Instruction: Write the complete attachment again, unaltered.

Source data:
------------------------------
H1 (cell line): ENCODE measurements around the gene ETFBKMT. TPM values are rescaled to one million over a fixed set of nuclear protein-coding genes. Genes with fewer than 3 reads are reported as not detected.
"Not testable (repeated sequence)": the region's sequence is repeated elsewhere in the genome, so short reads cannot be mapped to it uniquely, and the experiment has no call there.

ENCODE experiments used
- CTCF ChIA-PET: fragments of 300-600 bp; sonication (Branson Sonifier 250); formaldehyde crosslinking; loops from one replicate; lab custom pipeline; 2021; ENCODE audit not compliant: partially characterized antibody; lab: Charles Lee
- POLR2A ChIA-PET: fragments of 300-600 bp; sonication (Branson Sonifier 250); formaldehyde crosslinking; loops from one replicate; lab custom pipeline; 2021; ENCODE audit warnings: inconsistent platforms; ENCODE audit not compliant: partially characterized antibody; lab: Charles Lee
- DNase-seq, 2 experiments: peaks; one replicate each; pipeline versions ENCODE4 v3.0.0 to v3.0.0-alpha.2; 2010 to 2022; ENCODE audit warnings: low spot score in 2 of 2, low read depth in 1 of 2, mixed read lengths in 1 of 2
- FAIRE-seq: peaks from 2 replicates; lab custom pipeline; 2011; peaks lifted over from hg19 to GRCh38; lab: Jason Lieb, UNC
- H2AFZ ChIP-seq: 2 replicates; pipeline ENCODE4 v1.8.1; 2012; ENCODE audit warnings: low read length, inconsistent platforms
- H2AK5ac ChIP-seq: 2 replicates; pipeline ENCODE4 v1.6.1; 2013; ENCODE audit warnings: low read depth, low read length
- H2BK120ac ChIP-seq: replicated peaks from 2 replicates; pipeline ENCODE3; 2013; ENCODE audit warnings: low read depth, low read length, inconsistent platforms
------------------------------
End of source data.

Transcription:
H1 (cell line): ENCODE measurements around the gene ETFBKMT. TPM values are rescaled to one million over a fixed set of nuclear protein-coding genes. Genes with fewer than 3 reads are reported as not detected.
"Not testable (repeated sequence)": the region's sequence is repeated elsewhere in the genome, so short reads cannot be mapped to it uniquely, and the experiment has no call there.

ENCODE experiments used
- CTCF ChIA-PET: fragments of 300-600 bp; sonication (Branson Sonifier 250); formaldehyde crosslinking; loops from one replicate; lab custom pipeline; 2021; ENCODE audit not compliant: partially characterized antibody; lab: Charles Lee
- POLR2A ChIA-PET: fragments of 300-600 bp; sonication (Branson Sonifier 250); formaldehyde crosslinking; loops from one replicate; lab custom pipeline; 2021; ENCODE audit warnings: inconsistent platforms; ENCODE audit not compliant: partially characterized antibody; lab: Charles Lee
- DNase-seq, 2 experiments: peaks; one replicate each; pipeline versions ENCODE4 v3.0.0 to v3.0.0-alpha.2; 2010 to 2022; ENCODE audit warnings: low spot score in 2 of 2, low read depth in 1 of 2, mixed read lengths in 1 of 2
- FAIRE-seq: peaks from 2 replicates; lab custom pipeline; 2011; peaks lifted over from hg19 to GRCh38; lab: Jason Lieb, UNC
- H2AFZ ChIP-seq: 2 replicates; pipeline ENCODE4 v1.8.1; 2012; ENCODE audit warnings: low read length, inconsistent platforms
- H2AK5ac ChIP-seq: 2 replicates; pipeline ENCODE4 v1.6.1; 2013; ENCODE audit warnings: low read depth, low read length
- H2BK120ac ChIP-seq: replicated peaks from 2 replicates; pipeline ENCODE3; 2013; ENCODE audit warnings: low read depth, low read length, inconsistent platforms